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Tuesday, July 10, 2012

Bite Size Tips 001 - Fingerboard

Dear Blog Readers,

Guitars have certainly established an important role in our society. Fundamentally, guitar is merely a musical instrument. From a technical standpoint, it is a tool made for a skilled person to perform his tasks, in this case to produce music from the instruments. A hammer is a tool as well. It enables a handyman to perform a variety of work. However, the value attached to a guitar is much higher than a hammer. This should be motivating enough for guitar lovers cum owners to pay some attention to your guitars in terms of caring and maintenance.

At random intervals, I will kick start a series of short postings on practical issues related to our beloved guitars. Abstract theories and technical information will be kept to bare minimum. Hope the series will benefit you over time. Cheers!

The first edition features our guitar fingerboards.

With regards to wood built guitars, the fingerboards are mostly made from a variety of tonewoods, a.k.a. guitar making wood species. The fingerboard has the following functions,

1. Provide additional stiffness to guitar necks
2. Enable fret wires and markings to be determined and positioned
3. Enable players to hold/press guitar strings thus produce various music notes

I don’t think the above list is exhaustive. You may be able to come out with more functions but I think there few are fundamental.

Lets’ talk about fingerboard maintenance; this is one maintenance area that is taken for granted by many guitar players. Fingerboards are often neglected because they are very stable and enduring. As they don’t give many problems, they are overlooked as well. Over the course of time, dirt and grime accumulate on the fingerboard. Some players feel that such “foreign substances” add character to the guitar. I will let you decide on this. We shall get on to topic of cleaning the fingerboard now.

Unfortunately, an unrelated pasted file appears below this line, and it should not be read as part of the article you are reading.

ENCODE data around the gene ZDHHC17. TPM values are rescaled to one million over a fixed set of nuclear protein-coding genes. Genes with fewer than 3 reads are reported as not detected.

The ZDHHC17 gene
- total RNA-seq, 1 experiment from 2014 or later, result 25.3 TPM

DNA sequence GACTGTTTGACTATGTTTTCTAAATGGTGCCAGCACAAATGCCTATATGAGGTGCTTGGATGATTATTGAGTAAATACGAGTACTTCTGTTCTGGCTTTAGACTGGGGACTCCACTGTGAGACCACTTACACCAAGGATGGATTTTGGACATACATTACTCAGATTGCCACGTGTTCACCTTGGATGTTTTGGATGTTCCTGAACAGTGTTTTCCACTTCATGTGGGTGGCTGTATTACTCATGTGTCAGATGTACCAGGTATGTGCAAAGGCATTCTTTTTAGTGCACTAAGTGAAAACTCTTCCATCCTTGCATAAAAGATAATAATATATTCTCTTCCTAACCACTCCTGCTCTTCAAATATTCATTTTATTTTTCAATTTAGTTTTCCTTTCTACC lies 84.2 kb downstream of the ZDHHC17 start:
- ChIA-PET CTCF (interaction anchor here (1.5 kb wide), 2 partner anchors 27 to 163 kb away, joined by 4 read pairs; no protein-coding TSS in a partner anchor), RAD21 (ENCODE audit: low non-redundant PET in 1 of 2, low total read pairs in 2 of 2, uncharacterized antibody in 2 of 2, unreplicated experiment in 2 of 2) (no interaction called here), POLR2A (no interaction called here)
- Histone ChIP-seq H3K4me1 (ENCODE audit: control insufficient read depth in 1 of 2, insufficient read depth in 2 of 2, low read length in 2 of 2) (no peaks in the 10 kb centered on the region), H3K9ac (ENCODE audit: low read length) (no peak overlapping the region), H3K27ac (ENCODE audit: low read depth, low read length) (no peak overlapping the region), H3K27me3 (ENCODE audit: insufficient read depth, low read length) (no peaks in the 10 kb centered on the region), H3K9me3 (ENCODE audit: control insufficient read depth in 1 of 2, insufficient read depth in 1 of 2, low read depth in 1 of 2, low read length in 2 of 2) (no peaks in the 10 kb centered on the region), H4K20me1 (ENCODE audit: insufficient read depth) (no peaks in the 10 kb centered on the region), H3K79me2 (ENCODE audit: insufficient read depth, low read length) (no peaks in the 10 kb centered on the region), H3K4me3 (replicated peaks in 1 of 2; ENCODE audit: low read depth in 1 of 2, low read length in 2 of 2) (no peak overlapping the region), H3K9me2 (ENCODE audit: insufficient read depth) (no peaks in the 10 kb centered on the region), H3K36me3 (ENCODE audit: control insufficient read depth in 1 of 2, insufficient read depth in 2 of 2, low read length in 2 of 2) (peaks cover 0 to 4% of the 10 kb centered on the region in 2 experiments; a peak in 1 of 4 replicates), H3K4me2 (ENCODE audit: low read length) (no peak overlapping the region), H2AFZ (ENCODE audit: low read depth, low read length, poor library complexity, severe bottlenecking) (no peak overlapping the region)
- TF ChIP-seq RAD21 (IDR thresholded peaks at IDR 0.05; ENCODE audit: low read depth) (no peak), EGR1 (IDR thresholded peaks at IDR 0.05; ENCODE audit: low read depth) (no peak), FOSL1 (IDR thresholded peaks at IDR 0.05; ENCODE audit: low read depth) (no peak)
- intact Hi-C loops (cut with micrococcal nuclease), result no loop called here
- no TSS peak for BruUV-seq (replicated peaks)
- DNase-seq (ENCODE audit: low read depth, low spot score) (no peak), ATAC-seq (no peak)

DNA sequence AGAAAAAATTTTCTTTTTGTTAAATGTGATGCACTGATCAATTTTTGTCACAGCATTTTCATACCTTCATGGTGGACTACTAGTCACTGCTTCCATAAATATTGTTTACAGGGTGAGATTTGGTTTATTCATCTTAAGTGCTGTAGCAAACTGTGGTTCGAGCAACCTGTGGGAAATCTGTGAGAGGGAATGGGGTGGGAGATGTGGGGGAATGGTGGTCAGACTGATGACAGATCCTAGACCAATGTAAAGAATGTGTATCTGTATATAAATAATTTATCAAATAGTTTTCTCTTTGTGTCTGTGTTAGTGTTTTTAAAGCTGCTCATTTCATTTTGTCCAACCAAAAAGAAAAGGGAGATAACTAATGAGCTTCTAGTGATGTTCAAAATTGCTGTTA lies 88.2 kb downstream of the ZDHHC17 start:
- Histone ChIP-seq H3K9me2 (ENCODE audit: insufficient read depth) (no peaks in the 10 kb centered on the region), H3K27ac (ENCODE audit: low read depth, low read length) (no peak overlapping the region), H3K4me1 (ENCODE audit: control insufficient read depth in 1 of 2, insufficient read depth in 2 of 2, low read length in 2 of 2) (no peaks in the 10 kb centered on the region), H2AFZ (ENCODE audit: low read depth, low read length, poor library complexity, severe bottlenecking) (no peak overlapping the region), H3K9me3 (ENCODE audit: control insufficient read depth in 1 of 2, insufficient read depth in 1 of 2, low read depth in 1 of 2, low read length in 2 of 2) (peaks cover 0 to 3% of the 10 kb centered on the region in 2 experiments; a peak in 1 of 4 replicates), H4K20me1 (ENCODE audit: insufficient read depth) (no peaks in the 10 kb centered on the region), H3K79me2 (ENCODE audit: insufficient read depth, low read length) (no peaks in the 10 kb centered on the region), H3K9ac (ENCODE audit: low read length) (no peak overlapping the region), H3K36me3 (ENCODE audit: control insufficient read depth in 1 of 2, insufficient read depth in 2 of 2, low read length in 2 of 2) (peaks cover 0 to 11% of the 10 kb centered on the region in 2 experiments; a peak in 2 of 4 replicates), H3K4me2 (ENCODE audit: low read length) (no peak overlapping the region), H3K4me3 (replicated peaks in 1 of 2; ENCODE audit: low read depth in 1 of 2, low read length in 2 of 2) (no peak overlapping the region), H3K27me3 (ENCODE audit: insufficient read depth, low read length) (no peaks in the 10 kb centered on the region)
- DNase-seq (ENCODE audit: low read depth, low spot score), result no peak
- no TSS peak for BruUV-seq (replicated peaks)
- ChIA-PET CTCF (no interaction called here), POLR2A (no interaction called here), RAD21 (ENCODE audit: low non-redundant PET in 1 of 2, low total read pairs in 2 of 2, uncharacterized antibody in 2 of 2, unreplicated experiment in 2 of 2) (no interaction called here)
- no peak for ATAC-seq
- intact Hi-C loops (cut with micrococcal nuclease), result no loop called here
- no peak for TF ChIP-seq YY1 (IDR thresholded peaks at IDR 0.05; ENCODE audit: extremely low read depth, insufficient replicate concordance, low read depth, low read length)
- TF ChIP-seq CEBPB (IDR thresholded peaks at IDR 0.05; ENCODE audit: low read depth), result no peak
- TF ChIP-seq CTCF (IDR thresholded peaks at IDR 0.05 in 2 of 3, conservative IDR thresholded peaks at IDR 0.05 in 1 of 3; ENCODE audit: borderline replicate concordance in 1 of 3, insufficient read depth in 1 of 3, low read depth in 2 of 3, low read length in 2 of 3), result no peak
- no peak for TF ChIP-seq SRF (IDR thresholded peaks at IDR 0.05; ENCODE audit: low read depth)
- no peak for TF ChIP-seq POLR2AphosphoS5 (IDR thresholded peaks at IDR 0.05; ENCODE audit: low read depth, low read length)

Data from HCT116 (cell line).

You can use the following items to get it done. I should also stress that these recommended items are not the be-all-end-all items. You can always improvise with other things that may be more effective in many ways. Don't be afraid to try.

Plastic Scraper
Taken from:

Lemon Oil

Micro Fibre Cleaning Cloth

Position your guitar in supine position (well cushioned) and remove the strings as well. Notice the accumulated dirt and grime on this fingerboard. The owner hasn't cleaned it from day zero…

Use the plastic scraper to scrape off dirt from the fingerboard. Exercise care when doing it. You can see grains of dirt falling off from the fingerboard. You can brush away the scraped dirt and wipe the fingerboard with the car polishing cloth.

Polish the fret wire using the 00000 grade steel wool. Use the fingerboard guard to protect the fingerboard. If you are game enough, you can DIY the fingerboard guard using alternate materials, like plastics.

Apply lemon oil the to fingerboard by using sponge or toothbrush

Walah! It is done! Stay tuned for the more!


  1. I would use lemon oil to soften the rosewood. After that I would use steelwool to go through the entire fretboard. This only applies to rosewood boards and I think it's a more efficient way of cleaning. Killing 2 birds at once IMO and would not damage the rosewood board in any way.

    For maple boards, I would use the fingerboard guard to protect the maple (both finished and unfinished) if I were to polish the frets.

  2. Dear Jerry,

    That is pretty true… I do that to my own guitar but when I handle my clients' guitars… touches of delicate and sensitivity are always desired. I tend to stay on the safer side whenever I publish an article. After the steel wool has gone thru the rosewood fingerboard, don't it look pristinely new? A food for thought, I think you are probably experienced however for novices, they might over do it thus leaving deeper scratches on the fingerboard that are observable under lighting of certain angles. Nevertheless, thanks for your personal method! Please keep it coming!

  3. Like everything else, one is very meticulous about keeping things clean. A simple spray down of Finger Ease followed by a polishing cloth usually gets the job done. Once a month, the strings are removed, and a very soft mixture of Simple Green and warm water are made. A cloth gets dipped and wrung until just barely wet, and the fretboard is cleaned using light circular motions. Employing those techniques, one has managed near-pristine fretboards of guitars that have been hers for nearly 17 years now.